Before Scott Elliott and Anthony Fagiano were old enough to drink, they would sit in the parking lot of what was then the Boise State Pavilion (now the Taco Bell Arena) and talk about the day their band would rock the joint.
Almost two decades, thousands of record sales and hundreds of performances later--including one at the Pavilion--many of their conversations now center on reminiscences and scheduling rehearsals for their final show on Saturday, May 23, at the Knitting Factory presented by radio station 100.3 the X. It's been a long strange trip for Elliott, Fagiano, Fred Fischer and Stymie (who doesn't give a last name)--Fischer and Stymie have been with Midline for about 14 years--and one that some of them are sorry and some of them are relieved to see end.
In the non-cyber time before Myspace, Twitter, Facebook, blogs or even cell phones, the word "street team" meant something completely different for a band trying to get noticed. For their first show in 1991, Fagiano and Elliott ambitiously rented out the Grove plaza and a bunch of equipment. They plastered Boise with posters, taping them to poles, benches and boxes and putting one in the hand of every person they saw. In the car on their way to the show that night, Fagiano remembers asking Elliott what the hell was going on. Several downtown streets were closed off, and police cars sat at nearly every intersection surrounding the Grove. What was going on was that 5,000 people came out to watch Midline play. The boys were shocked and thrilled, and as the adrenaline started to flow, they saw it as a good omen for a couple of guys who dreamed of being rock stars.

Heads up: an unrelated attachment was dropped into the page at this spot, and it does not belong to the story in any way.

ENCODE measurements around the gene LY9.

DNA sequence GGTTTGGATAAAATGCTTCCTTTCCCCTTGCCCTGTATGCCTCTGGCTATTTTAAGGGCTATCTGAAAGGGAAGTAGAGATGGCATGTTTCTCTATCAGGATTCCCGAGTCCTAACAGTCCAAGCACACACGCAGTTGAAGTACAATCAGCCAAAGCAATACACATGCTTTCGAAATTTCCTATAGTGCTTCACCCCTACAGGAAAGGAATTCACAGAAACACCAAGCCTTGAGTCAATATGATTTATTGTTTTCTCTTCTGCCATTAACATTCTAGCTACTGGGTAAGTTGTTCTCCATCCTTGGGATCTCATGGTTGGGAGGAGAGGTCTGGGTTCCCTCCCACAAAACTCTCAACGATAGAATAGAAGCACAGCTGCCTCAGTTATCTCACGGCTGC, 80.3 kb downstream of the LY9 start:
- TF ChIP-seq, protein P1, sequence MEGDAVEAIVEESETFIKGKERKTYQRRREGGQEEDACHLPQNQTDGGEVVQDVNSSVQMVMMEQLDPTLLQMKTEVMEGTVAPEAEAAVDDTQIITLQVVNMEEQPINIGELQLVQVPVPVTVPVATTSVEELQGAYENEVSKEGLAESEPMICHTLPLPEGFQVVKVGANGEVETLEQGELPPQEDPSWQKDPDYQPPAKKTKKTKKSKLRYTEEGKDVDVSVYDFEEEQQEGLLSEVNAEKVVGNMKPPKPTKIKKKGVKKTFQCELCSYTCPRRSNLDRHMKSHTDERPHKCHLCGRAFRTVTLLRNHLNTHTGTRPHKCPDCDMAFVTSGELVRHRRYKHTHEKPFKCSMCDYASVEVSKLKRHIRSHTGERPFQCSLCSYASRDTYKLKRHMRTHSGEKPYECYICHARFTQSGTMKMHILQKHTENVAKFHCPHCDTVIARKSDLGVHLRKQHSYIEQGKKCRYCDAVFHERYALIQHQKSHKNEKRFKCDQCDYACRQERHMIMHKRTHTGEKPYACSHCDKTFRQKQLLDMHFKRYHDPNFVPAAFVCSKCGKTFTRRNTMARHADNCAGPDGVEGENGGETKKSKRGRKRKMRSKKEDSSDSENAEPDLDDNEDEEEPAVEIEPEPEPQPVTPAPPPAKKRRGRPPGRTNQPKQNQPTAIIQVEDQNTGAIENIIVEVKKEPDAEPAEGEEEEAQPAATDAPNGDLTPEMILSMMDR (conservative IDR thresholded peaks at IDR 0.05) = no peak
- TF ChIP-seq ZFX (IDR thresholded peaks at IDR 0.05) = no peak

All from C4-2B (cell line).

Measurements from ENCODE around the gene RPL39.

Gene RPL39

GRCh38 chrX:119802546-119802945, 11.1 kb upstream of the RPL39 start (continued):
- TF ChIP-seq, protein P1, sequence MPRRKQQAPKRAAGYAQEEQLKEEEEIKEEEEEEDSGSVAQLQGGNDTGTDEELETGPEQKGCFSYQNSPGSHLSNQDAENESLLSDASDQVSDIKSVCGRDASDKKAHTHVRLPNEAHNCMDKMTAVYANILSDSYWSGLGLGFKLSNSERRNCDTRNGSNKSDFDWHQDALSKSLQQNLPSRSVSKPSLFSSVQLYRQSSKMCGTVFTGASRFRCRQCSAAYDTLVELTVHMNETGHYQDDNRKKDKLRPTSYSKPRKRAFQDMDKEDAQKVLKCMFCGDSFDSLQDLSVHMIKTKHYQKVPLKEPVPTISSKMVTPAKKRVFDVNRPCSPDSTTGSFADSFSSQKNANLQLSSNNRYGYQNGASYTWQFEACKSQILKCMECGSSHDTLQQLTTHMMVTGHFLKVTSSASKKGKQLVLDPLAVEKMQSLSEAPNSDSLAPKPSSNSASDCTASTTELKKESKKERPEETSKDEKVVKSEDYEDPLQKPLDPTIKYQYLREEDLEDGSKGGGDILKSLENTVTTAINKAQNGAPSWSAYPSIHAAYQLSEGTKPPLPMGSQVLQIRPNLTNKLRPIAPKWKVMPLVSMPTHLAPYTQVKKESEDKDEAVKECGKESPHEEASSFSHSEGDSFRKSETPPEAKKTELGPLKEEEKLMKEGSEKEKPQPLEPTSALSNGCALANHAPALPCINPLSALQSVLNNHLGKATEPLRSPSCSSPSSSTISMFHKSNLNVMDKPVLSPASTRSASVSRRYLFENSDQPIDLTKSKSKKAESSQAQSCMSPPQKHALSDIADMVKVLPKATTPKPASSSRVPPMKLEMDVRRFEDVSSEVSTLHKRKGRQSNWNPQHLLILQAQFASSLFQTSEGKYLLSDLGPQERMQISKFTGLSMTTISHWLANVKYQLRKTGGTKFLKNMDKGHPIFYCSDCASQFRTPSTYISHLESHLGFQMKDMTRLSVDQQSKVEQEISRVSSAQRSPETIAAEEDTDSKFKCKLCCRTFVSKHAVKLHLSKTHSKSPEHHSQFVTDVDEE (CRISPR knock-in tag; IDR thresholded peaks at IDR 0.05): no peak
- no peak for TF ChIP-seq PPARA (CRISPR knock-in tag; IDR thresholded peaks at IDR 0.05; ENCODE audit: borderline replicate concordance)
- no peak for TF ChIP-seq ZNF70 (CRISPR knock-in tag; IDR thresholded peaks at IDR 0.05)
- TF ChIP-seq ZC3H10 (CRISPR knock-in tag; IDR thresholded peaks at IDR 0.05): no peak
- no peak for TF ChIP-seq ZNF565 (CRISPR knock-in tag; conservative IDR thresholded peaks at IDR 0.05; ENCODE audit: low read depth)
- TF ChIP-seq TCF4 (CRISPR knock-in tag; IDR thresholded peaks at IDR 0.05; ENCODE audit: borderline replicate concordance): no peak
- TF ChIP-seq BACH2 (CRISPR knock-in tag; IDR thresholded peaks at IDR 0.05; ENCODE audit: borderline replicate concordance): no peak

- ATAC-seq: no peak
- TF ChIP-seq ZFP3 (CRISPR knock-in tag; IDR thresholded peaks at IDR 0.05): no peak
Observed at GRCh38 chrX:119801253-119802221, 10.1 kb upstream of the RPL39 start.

During the years they've been together, Midline has been in some intense situations--both good and bad. And through it all, they've weathered the lows and ridden the highs together.
They sold more than 10,000 albums, had songs in regular rotation on the radio, garnered a sponsorship from Jagermeister after playing SXSW, and met and opened for the likes of Motley Crue, Ted Nugent, Queensryche, Skid Row, Rob Zombie, Breaking Benjamin, Candlebox, Quiet Riot and Dee Snyder.
But with the good came the bad. After paying to record their own album, they inked a deal with Gotham Records. What they didn't get was any kind of tour support from the label. Playing live has always been Midline's lifeblood and where they really "put the meat in the seats."
"We had just played Prince's club in Minneapolis [with Hed PE and Saliva headlining] in front of 3,000 people and didn't have enough gas money to get to the next gig," Elliott said. "We called our label [Gotham Records] and said, 'We'll worry about how to get food, just give us enough money for gas.' They wouldn't even do that."
More than $16,000 in debt, they passed on the rest of the dates on the tour and headed home to lick their wounds and regroup.
During the years that followed, they wrote new songs, put out more albums, played more shows and continued to tour. But every time they got close to the brass ring, something or someone pulled it just out of reach. Divorces, a heart surgery, a really crappy record deal, a loss of radio support, an evil manager and a stint in therapy were just a few of the problems that seemed to chip away at Midline's possible successes.